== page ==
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Human language evolved with a 'Big Bang', study says April 1, 2015

© Thinkstock
Prevailing theories suggest that human language evolved slowly from a series of simple grunts and noises, to a complex spoken language between 75,000 and 100,000 years ago.

But now, according to a new study in the journal Frontiers in Psychology, researchers believe the rise of complex language took place relatively rapidly, not as a series of gradual changes as has been described previously.

The Big Bang of language

Some scholars have argued that we first started using a kind of "proto-language" before developing a language that included syntax, or rules that organized word and sentence structures. In the new study, researchers said some words show signs that they descended from a syntax-laden system, not just a collection of simple grunts and sounds.

Study author Shigeru Miyagawa, a linguistics professor at MIT, told redOrbit via email that cognitive developments in the brain allowed for the quick rise of complex language.

"One way to think about this is that the brain, which had been growing ever larger for over a million years, at some point 75,000 to 100,000 years ago, hit a critical point, and all the resources that nature had provided came together in a Big Bang and language emerged pretty much as we know it today," Miyagawa wrote. "It looks counterintuitive given how enormously complex language is, but when one considers that the brain was getting ready for it for more than million years, it isn't too far-fetched."

"This is also around the time that you see other higher-cognitive achievements, such as painted and carved art, refined tools, and sophisticated weapons," he noted.

Binoculars

Blackpoll Warbler's nonstop 1700-mile fly-or-die journey documented by researchers

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Blackpoll Warbler
Small creatures can indeed accomplish great feats. A recent research aimed to track the migration route of blackpoll warbler, a small songbird which weighs about 12g - 15g, equivalent to AA batteries.

Researchers from University of Guelph, Acadia University, Bird Studies Canada, the University of Massachusetts, the Vermont Centre for Ecostudies and the Smithsonian Conservation Biology Institute tracked the birds' flight by equipping them with tracking devices. They were attached to birds in Nova Scotia and Vermont in the summer. Researches also put coloured plastic bands for identification when they return. The geo-locators tracked the birds' flight path, but, because of their small size, they were not able to transmit the data remotely.

"We waited for them to return in the spring and then searched the forest to find the blackpolls with geo-locators," said William DeLuca, a research fellow at the University of Massachusetts, who led the Vermont part of the study.

Grey Alien

Is this ET? Mystery of strange radio bursts from space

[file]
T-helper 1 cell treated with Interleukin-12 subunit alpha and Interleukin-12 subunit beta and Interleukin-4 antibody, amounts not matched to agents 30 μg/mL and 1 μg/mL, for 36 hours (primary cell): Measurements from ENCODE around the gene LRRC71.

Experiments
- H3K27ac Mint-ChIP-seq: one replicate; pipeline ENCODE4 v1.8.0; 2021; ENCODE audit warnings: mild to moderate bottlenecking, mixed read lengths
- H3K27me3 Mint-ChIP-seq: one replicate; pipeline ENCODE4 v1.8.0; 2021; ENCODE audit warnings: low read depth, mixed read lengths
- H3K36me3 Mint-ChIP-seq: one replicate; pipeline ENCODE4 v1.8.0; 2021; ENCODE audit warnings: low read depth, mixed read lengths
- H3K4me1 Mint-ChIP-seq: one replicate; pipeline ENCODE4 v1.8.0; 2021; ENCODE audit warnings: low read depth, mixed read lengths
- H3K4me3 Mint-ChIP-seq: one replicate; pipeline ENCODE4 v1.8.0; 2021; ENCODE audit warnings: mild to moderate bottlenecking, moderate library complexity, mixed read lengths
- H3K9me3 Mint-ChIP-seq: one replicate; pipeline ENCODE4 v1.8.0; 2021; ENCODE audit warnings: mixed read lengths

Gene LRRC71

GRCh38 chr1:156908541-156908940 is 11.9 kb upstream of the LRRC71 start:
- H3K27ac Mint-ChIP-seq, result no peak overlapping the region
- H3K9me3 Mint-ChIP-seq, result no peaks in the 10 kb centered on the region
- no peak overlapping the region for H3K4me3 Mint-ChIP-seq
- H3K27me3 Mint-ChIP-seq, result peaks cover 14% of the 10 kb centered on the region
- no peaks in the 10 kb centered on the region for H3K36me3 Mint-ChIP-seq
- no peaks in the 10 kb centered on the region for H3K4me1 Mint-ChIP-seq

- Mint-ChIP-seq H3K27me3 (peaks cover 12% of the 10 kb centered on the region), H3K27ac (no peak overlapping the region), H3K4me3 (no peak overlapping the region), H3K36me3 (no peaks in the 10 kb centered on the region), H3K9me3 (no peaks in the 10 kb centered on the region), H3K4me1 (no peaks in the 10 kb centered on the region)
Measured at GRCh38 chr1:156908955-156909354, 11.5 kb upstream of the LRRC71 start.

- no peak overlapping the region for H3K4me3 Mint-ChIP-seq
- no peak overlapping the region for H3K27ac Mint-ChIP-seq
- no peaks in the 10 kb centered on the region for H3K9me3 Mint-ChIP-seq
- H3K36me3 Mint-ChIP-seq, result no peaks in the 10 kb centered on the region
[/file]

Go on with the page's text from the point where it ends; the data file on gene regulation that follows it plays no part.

Mysterious radio wave flashes from far outside the galaxy are proving tough for astronomers to explain. Is it pulsars? A spy satellite? Or an alien message?
© Roger Ressmeyer/Corbis
The Parkes telescope: tuned in.
Bursts of radio waves flashing across the sky seem to follow a mathematical pattern. If the pattern is real, either some strange celestial physics is going on, or the bursts are artificial, produced by human - or alien - technology.

Telescopes have been picking up so-called fast radio bursts (FRBs) since 2001. They last just a few milliseconds and erupt with about as much energy as the sun releases in a month. Ten have been detected so far, most recently in 2014, when the Parkes Telescope in New South Wales, Australia, caught a burst in action for the first time. The others were found by sifting through data after the bursts had arrived at Earth. No one knows what causes them, but the brevity of the bursts means their source has to be small - hundreds of kilometres across at most - so they can't be from ordinary stars. And they seem to come from far outside the galaxy.

The weird part is that they all fit a pattern that doesn't match what we know about cosmic physics.

To calculate how far the bursts have come, astronomers use a concept called the dispersion measure. Each burst covers a range of radio frequencies, as if the whole FM band were playing the same song. But electrons in space scatter and delay the radiation, so that higher frequency waves make it across space faster than lower frequency waves. The more space the signal crosses, the bigger the difference, or dispersion measure, between the arrival time of high and low frequencies - and the further the signal has travelled.

Comet 2

New Comet: C/2015 F4 (JACQUES)

CBET nr. 4085, issued on 2015, March 31, announces the discovery of a comet (magnitude ~16) by C. Jacques on CCD images taken on 2015, March 27.2 by C. Jacques, E. Pimentel and J. Barros with a 0.28-m f/2.2 astrograph at the SONEAR Observatory (Oliveira, Brazil). The new comet has been designated C/2015 F4 (JACQUES).